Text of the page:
Flora of the Canadian Arctic Archipelago
Caryophyllaceae, Pink family.
Published in Sp. Pl. 89. 1753.
Synonymy. Alsinanthe (Fenzl) Rchb., Icon. Fl. Germ. Helv. 5: 29, t. 209. 1841.
Tryphane (Fenzl.) Rchb., Icon. Fl. Germ. Helv. 5: 28, t. 205. 1841.
Lidia Á. Löve and D. Löve, Bot. Not. 128: 510. 1976.
Porsildia Á. Löve and D. Löve, Bot. Not. 128: 509. 1976.
Vegetative morphology. Plants 1–10(–20) cm high; perennial herbs; caespitose (usually), or not caespitose; sometimes vegetatively proliferating by bulbils on stems or leaves, or never vegetatively proliferating by bulbils on stems or leaves, in inflorescences, from gemmiphores and gemmae, or by fragmentation. Taproot present. Ground level or underground stems horizontal, or absent; stoloniferous; compact, or elongate; 0.5–1.5 mm wide. Horizontal stems at ground level, branching extensively to shape plant habit as mats, or cushions. Caudex absent. Aerial stems erect, or ascending, or decumbent. Aerial stem trichomes spreading, or erect. Leaves distributed along the stems; opposite; marcescent. Petioles absent. Leaf blade bases cuneate. Blades 2–12 mm long, 0.4–2 mm wide, appressed to the stem or spreading or divaricate, linear or elliptic or lanceolate, flat or folded, with three main veins or appearing single-veined or with inconspicuous veins. Blade adaxial surface dull, glabrous. Blade abaxial surface glabrous. Blade margins glabrous or with non-glandular hairs or with glandular hairs; apices acute, or obtuse.
Reproductive morphology. Flowering stems with leaves. Flowering stems hairy. Flowering stems pubescent. Flowering stem hairs simple; white or translucent; glandular hairs present. Flowers solitary, or in inflorescences. Inflorescences with flowers in a dichasium; terminal. Flowers per inflorescence (1–)2–3(–4); small. Sepals conventional; 5; free; 1.5–4.5(–5.2) mm wide; green, or purple, or green and purple; herbaceous and scarious. Calyx glabrous, or hairy. Calyx hairs glandular, or non-glandular; white or translucent (if applicable). Petals conventional; free; shorter than the calyx, or same length as the calyx, or longer than the calyx; 5; white and pink; obovate, or oblanceolate, or spatulate; unlobed; 2–4.5(–5.8) mm long. Stamens 10; stamen filaments glabrous. Anthers yellow; ellipsoid; 0.2–0.6 mm long. Ovary superior; carpels 3; syncarpous. Ovaries ovate; glabrous. Styles present; 3; free; 0.4–1.5 mm long. Stigmas per ovary 1. Placentation free central. Ovules per ovary 6–30. Fruit with calyx persisting; dry; a capsule; ellipsoid, or ovoid; yellowish, or straw-coloured; 1–6 mm long; 1–2.2 mm wide; surface appearing veinless; dehiscent; opening with teeth at the top of the capsule; teeth 3. Seeds several; 0.2–1.2 mm long; brown; surfaces smooth, verrucose.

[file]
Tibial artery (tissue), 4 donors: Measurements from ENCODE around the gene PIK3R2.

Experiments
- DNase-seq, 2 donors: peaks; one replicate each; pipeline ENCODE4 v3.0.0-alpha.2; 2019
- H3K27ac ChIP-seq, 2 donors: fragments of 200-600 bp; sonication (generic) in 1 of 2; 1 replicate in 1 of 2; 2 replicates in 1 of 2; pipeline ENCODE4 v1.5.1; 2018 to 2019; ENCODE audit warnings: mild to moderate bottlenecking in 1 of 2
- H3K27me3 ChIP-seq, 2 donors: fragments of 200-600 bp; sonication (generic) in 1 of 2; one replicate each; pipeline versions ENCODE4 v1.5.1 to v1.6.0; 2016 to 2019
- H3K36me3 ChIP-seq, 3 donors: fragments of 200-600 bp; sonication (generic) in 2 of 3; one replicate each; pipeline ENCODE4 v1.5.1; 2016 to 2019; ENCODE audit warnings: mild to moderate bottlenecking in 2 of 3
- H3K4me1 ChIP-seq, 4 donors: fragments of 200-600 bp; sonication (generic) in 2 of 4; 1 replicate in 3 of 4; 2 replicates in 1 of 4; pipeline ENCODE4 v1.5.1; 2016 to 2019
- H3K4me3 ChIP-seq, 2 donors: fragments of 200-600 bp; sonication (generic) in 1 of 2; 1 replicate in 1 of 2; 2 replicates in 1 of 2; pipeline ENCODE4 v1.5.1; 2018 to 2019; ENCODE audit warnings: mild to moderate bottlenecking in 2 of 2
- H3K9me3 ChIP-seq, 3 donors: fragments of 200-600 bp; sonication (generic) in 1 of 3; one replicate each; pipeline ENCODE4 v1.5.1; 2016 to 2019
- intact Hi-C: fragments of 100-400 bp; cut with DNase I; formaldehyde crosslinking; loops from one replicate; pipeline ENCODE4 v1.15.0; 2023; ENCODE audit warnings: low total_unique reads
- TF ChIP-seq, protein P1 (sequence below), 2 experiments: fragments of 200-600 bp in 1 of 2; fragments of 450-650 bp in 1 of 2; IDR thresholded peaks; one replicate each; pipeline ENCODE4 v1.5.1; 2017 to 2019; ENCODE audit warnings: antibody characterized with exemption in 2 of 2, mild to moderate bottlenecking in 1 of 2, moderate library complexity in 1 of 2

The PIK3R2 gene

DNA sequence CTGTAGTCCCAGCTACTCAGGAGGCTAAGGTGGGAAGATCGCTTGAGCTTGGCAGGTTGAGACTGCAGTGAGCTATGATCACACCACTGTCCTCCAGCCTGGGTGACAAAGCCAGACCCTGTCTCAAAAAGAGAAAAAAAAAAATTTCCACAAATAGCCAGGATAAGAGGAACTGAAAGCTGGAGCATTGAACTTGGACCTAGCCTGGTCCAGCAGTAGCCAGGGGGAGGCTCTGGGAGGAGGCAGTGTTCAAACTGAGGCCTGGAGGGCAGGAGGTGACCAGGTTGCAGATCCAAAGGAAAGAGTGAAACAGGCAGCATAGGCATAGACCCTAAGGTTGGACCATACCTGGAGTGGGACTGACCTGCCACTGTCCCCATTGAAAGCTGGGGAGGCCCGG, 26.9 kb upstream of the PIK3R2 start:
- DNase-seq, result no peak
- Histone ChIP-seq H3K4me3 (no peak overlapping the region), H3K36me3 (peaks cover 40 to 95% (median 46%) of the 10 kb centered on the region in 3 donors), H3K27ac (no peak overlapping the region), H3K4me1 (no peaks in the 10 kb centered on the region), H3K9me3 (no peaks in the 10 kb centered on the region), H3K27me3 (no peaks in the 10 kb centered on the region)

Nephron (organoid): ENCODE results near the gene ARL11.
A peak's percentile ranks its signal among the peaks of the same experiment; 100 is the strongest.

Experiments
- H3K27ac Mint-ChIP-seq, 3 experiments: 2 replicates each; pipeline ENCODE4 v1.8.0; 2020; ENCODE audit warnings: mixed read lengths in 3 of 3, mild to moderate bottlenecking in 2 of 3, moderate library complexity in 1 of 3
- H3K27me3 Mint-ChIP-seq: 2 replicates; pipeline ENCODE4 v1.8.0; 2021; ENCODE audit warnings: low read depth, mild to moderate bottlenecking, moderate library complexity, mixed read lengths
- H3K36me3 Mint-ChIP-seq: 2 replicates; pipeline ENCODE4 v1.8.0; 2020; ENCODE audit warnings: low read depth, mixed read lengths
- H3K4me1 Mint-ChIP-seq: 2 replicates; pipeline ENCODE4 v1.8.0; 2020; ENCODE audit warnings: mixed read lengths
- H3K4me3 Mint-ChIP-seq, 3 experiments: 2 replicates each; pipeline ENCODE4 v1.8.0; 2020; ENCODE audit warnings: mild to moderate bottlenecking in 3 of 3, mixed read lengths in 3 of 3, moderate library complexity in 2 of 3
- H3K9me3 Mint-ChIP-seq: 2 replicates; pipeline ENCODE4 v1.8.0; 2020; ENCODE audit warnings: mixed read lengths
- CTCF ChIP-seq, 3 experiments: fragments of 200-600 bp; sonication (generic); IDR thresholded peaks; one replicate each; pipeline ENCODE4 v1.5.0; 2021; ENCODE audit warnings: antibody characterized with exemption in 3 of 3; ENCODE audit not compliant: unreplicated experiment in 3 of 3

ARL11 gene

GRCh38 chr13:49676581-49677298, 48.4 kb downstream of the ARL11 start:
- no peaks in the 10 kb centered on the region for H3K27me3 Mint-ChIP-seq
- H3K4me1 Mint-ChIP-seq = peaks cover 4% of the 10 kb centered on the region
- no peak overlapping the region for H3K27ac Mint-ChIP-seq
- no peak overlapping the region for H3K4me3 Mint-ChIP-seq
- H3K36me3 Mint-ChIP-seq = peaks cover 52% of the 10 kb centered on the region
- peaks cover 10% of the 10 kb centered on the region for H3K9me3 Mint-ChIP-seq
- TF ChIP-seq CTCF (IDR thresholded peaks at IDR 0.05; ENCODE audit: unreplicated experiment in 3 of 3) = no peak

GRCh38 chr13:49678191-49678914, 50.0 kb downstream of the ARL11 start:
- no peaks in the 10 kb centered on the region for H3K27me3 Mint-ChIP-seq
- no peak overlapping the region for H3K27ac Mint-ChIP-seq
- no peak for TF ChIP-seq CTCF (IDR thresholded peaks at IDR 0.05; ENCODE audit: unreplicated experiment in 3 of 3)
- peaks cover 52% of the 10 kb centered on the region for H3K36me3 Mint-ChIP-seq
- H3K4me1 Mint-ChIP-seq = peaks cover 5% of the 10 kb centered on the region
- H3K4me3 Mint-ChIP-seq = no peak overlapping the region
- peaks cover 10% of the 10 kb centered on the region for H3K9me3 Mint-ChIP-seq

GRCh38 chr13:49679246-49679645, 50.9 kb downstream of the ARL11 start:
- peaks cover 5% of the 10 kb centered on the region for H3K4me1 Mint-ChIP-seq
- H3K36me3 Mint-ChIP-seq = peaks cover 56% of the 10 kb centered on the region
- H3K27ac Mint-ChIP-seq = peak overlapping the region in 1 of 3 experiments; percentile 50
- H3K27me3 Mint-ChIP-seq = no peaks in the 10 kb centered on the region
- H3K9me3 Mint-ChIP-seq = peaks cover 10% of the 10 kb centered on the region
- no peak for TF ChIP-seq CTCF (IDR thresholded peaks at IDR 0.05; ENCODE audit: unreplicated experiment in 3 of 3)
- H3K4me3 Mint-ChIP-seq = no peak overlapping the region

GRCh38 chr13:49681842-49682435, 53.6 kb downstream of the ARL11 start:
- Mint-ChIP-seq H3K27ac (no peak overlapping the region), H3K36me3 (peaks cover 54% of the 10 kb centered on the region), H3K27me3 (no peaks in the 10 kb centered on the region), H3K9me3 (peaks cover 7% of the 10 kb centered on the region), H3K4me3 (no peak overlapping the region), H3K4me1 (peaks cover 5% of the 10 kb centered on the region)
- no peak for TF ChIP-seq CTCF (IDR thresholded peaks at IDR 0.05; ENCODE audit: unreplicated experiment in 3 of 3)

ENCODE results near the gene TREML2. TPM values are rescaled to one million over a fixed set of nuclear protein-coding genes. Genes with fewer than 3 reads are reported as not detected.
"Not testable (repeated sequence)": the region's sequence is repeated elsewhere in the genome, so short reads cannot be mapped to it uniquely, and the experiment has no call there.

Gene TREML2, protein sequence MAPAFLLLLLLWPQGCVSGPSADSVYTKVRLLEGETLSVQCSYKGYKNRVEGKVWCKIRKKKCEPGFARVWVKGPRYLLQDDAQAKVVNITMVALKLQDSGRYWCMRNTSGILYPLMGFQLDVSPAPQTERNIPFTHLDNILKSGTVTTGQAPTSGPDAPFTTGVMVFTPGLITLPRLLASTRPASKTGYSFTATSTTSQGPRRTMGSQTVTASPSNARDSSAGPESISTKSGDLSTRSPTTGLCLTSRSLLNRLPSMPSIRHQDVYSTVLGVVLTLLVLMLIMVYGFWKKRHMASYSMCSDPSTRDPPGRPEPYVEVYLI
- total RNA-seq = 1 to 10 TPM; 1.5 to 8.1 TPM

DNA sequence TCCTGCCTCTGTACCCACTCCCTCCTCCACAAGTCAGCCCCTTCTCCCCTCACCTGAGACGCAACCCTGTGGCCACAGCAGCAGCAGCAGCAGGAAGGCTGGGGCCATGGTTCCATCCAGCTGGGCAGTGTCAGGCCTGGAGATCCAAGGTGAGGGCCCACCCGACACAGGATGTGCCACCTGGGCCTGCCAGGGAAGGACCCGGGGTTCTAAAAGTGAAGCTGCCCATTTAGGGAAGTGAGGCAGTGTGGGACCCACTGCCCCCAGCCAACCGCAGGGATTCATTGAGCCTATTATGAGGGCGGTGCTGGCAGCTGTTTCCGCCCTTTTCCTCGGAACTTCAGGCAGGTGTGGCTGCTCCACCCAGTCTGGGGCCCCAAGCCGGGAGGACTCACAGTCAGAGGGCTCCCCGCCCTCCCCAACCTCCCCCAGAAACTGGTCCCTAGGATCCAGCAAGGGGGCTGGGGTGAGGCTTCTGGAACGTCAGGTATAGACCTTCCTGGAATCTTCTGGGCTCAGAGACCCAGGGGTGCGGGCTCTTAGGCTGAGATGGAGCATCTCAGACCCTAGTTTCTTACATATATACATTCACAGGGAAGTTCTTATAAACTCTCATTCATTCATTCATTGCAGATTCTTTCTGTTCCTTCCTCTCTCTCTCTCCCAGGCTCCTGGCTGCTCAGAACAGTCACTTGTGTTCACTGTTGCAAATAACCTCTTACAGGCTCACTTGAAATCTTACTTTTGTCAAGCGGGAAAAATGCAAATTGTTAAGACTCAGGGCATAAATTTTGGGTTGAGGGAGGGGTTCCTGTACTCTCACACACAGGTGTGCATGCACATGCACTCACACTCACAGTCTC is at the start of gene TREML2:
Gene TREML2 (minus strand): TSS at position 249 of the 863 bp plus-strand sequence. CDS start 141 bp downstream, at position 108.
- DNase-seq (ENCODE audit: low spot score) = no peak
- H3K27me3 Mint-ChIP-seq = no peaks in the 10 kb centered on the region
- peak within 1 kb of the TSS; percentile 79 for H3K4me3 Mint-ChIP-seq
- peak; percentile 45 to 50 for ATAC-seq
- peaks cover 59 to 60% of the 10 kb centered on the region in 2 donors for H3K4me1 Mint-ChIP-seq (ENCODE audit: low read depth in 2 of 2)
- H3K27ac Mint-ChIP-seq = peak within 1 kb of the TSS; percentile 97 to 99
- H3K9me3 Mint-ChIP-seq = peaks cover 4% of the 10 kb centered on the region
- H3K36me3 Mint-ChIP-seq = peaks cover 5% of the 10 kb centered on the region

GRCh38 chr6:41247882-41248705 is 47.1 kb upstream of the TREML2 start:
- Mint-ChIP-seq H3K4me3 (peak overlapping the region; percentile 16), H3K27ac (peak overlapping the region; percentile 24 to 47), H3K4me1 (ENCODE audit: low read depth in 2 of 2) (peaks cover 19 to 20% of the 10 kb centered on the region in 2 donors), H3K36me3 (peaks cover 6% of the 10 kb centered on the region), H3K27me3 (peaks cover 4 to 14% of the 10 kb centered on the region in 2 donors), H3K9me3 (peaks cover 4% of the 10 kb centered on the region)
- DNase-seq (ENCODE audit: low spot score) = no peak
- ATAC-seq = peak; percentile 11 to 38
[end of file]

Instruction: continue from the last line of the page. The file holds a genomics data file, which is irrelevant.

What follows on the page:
Chromosome information. 2n = 22, or 24, or 26, or 30, or 58, or 60.
Ploidy levels recorded 2x and 4x.
General notes. Canadian authors from Porsild (1957) to Scoggan (1978) have included Minuartia in a more widely circumscribed Arenaria. This treatment follows Elven et al. (2003) in regarding Minuartia as a separate genus.
The genus Minuartia is heterogeneous, and some authors, e.g., Reichenbach (1841–42) and Löve and Löve, in Löve (1975a), have suggested that it should be split into several genera. Minuartia is here treated in its collective sense.
Based on a study of genetic variation in three Minuartia species, Borgen (1999) concluded that M. biflora is a 'mixed mater' (that is, a species that cross-pollinates, and if this fails, can self-pollinate) and M. rubella a self-pollinator. The vegetatively reproducing tetraploid, M. rossii, shows a high degree of fixed heterozygosity. The results suggested that the three species, which are currently placed in separate sections, represent lineages that diverged a long time ago.
Illustrations. • Minuartia biflora. Plant growing in crevices among rocks. Norway, Sør-Trøndelag, Røros, Osthåmmaren (serpentine). June, 1973. Photograph by R. Elven. • Minuartia rossii. Isolated plants growing in an area with less than 5% vegetation cover and flowering on the side receiving the most sunlight. Nunavut, Ellesmere Island, Scoresby Bay, 79°53'N, 71°33'W. Aiken 98–025. CAN. Photograph by Mollie MacCormac. • Minuartia rubella. Plant in fruit, growing in dry, sun-baked dolomite gravel. Manitoba, Churchill, Beech Bay, in the tidal estuary of the Churchill River, south of the Port, 58°44.30'N, 94°08.06'W. Aiken and Brysting 01–034. CAN. • Minuartia stricta. Plant collected in polygons in Cassiope-Vaccinium heath. Greenland, Disko, Nordfjord, Stordal, 70°00'N, 54°09'W, alt. 100m. 13 August, 1975. Andersen, Fredskild, and Hanfgarn 514. O.
This publication is available on the internet (posted May 2011) and on CD-ROM (published in 2007). These versions are identical in content, except that the errata page for CD-ROM is accessible on the main index page of the web version.
Recommended citation for the web-based version of this publication: Aiken, S.G., Dallwitz, M.J., Consaul, L.L., McJannet, C.L., Boles, R.L., Argus, G.W., Gillett, J.M., Scott, P.J., Elven, R., LeBlanc, M.C., Gillespie, L.J., Brysting, A.K., Solstad, H., and Harris, J.G. 2007. Flora of the Canadian Arctic Archipelago: Descriptions, Illustrations, Identification, and Information Retrieval. NRC Research Press, National Research Council of Canada, Ottawa. http://nature.ca/aaflora/data, accessed on DATE.
Recommended citation for the CD-ROM version of this publication: Aiken, S.G., Dallwitz, M.J., Consaul, L.L., McJannet, C.L., Boles, R.L., Argus, G.W., Gillett, J.M., Scott, P.J., Elven, R., LeBlanc, M.C., Gillespie, L.J., Brysting, A.K., Solstad, H., and Harris, J.G. 2007. Flora of the Canadian Arctic Archipelago: Descriptions, Illustrations, Identification, and Information Retrieval. [CD-ROM] NRC Research Press, National Research Council of Canada, Ottawa..